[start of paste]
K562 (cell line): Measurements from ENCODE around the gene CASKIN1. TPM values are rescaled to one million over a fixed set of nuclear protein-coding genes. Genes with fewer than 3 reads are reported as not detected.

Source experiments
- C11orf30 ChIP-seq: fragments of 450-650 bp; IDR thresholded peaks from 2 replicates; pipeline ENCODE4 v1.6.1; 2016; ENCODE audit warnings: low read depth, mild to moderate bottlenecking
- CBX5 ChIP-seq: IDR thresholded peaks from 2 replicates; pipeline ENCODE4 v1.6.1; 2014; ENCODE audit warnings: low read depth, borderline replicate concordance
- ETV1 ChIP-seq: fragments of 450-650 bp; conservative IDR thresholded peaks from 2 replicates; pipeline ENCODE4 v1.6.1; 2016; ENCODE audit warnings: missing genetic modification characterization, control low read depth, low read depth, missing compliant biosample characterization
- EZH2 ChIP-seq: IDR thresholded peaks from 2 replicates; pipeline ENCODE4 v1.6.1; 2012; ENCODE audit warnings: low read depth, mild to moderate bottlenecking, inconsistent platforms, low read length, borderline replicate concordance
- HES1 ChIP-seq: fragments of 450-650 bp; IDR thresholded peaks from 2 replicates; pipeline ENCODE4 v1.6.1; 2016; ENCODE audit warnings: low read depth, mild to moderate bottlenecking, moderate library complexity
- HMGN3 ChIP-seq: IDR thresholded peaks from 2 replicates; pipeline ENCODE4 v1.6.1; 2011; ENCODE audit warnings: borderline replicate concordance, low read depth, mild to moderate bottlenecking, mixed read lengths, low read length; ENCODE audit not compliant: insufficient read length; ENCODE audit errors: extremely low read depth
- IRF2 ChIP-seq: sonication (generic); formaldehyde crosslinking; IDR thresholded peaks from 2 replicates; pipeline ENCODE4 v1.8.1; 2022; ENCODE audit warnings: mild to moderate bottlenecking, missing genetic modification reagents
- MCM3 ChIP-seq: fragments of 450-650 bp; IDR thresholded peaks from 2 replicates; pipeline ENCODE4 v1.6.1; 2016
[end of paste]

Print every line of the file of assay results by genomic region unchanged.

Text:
K562 (cell line): Measurements from ENCODE around the gene CASKIN1. TPM values are rescaled to one million over a fixed set of nuclear protein-coding genes. Genes with fewer than 3 reads are reported as not detected.

Source experiments
- C11orf30 ChIP-seq: fragments of 450-650 bp; IDR thresholded peaks from 2 replicates; pipeline ENCODE4 v1.6.1; 2016; ENCODE audit warnings: low read depth, mild to moderate bottlenecking
- CBX5 ChIP-seq: IDR thresholded peaks from 2 replicates; pipeline ENCODE4 v1.6.1; 2014; ENCODE audit warnings: low read depth, borderline replicate concordance
- ETV1 ChIP-seq: fragments of 450-650 bp; conservative IDR thresholded peaks from 2 replicates; pipeline ENCODE4 v1.6.1; 2016; ENCODE audit warnings: missing genetic modification characterization, control low read depth, low read depth, missing compliant biosample characterization
- EZH2 ChIP-seq: IDR thresholded peaks from 2 replicates; pipeline ENCODE4 v1.6.1; 2012; ENCODE audit warnings: low read depth, mild to moderate bottlenecking, inconsistent platforms, low read length, borderline replicate concordance
- HES1 ChIP-seq: fragments of 450-650 bp; IDR thresholded peaks from 2 replicates; pipeline ENCODE4 v1.6.1; 2016; ENCODE audit warnings: low read depth, mild to moderate bottlenecking, moderate library complexity
- HMGN3 ChIP-seq: IDR thresholded peaks from 2 replicates; pipeline ENCODE4 v1.6.1; 2011; ENCODE audit warnings: borderline replicate concordance, low read depth, mild to moderate bottlenecking, mixed read lengths, low read length; ENCODE audit not compliant: insufficient read length; ENCODE audit errors: extremely low read depth
- IRF2 ChIP-seq: sonication (generic); formaldehyde crosslinking; IDR thresholded peaks from 2 replicates; pipeline ENCODE4 v1.8.1; 2022; ENCODE audit warnings: mild to moderate bottlenecking, missing genetic modification reagents
- MCM3 ChIP-seq: fragments of 450-650 bp; IDR thresholded peaks from 2 replicates; pipeline ENCODE4 v1.6.1; 2016